Saturday, September 30, 2006


I just completed speaking at my 8th Entwickler Konferenz in Frankfurt (I missed the first two, so this one was EKON 10). Speaking at international conferences is enlightening because you quickly learn that the concerns and priorities of US developers don't apply all over the world. For example, I started speaking about Java at this conference back in 1999. At the time, the most popular tool was Delphi and I couldn't get the time of day from most developers when talking about Java. Germany IT is traditionally very conservative and Java was still an upstart platform. By 2001, Java became the safe choice and suddenly there was not 1 but 2 full conferences devoted to it (JAX and WJAX) that drew bigger crowds than Entwickler (which, by the way, is German for "Developer"). This year, I'm talking to everyone about Ruby on Rails in the hallways and no one has heard of it. That'll change in February, when I'm proposing a RoR talk at the Webinale Konferenz.

An interesting thing happened at breakfast this morning that highlights why I like this conference so much. Terry (my colleague from Atlanta) and I planned to meet another speaker from Amsterdam who we've known for years for breakfast before heading out for bicycling in the German countryside. While we were eating and chatting, one of the conference attendees came over, introduced himself and sat down (drawn by the sound of English and his recognition of one of the 3 of us from our sessions). A little later, another attendee came and sat on the other side. Before too long, we realized that our table had representatives from the US (Atlanta), Amsterdam, Greece, and Nigeria. We had 3 continents covered! Virtually no where else in the world can you spontaneously gather a group like this to talk about technology, programming, and weather. Just like working for an international company, it broadens your perspective on technology and other more important things.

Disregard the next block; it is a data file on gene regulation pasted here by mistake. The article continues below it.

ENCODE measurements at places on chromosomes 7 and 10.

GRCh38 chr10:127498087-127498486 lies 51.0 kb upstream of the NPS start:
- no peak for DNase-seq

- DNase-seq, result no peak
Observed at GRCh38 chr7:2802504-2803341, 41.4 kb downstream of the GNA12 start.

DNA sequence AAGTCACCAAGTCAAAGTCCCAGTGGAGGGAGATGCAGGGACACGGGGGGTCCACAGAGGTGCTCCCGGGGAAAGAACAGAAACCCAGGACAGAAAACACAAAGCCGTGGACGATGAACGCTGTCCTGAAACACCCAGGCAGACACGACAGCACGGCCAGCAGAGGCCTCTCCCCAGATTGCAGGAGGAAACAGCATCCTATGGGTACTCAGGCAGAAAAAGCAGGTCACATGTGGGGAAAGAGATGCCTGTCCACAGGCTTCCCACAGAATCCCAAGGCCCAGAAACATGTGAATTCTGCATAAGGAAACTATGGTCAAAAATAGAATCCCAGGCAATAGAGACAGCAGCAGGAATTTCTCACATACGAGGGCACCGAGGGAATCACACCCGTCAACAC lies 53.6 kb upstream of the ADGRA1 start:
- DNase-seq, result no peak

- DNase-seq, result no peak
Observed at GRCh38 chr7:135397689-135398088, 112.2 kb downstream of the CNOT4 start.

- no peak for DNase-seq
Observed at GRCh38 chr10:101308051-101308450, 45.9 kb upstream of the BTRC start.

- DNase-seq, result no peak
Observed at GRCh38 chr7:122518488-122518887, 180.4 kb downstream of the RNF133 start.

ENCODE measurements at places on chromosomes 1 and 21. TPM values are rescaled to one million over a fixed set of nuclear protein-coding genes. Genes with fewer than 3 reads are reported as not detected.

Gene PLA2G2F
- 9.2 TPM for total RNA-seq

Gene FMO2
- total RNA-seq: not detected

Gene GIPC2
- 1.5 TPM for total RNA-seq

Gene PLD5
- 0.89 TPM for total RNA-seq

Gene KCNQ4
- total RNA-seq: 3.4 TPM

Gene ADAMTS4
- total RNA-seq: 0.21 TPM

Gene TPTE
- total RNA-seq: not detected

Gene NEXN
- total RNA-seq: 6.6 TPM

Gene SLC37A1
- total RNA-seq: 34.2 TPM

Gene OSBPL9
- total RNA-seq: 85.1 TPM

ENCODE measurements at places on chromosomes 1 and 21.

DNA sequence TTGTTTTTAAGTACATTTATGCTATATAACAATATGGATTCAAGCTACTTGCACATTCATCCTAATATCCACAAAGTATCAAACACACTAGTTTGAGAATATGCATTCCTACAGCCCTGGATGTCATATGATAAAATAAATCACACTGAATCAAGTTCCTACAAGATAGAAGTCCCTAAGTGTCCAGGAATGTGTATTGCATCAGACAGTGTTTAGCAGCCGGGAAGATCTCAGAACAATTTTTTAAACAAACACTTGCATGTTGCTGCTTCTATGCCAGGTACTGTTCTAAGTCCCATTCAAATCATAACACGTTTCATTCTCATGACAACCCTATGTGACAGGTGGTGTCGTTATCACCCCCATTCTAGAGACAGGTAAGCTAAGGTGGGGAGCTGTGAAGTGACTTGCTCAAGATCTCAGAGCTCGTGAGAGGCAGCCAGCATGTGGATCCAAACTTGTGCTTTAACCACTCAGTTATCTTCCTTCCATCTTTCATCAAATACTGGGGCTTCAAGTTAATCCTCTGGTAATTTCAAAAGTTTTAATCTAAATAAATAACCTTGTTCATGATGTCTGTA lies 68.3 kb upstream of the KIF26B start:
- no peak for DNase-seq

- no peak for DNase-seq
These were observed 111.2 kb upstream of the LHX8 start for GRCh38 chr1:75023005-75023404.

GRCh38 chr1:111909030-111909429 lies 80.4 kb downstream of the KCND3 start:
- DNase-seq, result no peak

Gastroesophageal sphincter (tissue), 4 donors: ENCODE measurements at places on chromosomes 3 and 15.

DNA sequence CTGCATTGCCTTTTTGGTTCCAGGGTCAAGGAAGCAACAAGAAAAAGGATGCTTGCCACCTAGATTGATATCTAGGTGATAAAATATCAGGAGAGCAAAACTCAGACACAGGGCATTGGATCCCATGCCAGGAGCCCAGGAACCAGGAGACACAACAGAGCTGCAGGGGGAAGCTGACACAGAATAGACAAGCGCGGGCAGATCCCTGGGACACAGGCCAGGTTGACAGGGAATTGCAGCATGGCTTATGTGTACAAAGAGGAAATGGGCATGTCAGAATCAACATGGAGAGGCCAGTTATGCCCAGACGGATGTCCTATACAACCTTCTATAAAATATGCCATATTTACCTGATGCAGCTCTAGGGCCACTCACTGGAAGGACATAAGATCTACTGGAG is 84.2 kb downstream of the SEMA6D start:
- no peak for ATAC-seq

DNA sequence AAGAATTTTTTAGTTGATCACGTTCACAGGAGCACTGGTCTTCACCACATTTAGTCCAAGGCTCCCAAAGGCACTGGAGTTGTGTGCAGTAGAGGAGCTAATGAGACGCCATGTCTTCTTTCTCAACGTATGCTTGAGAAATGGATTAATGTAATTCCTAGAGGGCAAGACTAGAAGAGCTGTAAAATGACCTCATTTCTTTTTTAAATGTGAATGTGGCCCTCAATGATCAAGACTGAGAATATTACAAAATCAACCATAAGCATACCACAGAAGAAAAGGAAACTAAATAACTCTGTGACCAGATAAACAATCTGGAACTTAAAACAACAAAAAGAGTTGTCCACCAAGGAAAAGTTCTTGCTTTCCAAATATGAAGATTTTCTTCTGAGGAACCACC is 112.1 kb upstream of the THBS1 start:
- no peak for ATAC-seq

Tuesday, September 19, 2006

Application Development Isolation from its Environment

Back in my DSW days, we did a fair amount of development in Delphi (a RAD application builder from Borland), and we noticed a trend. We frequently won return business by our customers (the hallmark of a successful consulting company), but we always ran into a major hassle: re-setting up the environment. Delphi, being a component-based development environment, took advantage of a rich ecosystem of third-party components. Why write something from scratch when you can buy it, frequently with source code included? However, using third party components meant that every application development environment is subtly different. Client A uses this widget, but you have to make sure not to use it for client B, because they don't own a license for it. Conceptually (but not actually), these controls were like ActiveX or .NET components in that they were installed on the developer's machine and became part of the operating system (at least as far as the developer tool was concerned). We thought a bit about how to isolate each project from another (some project setups would occupy a week of time, getting the right Delphi version and components installed just the way we left them). The problem was one of isolation: you can't encapsulate the development environment (or the developed application) at any level lower than the operating system.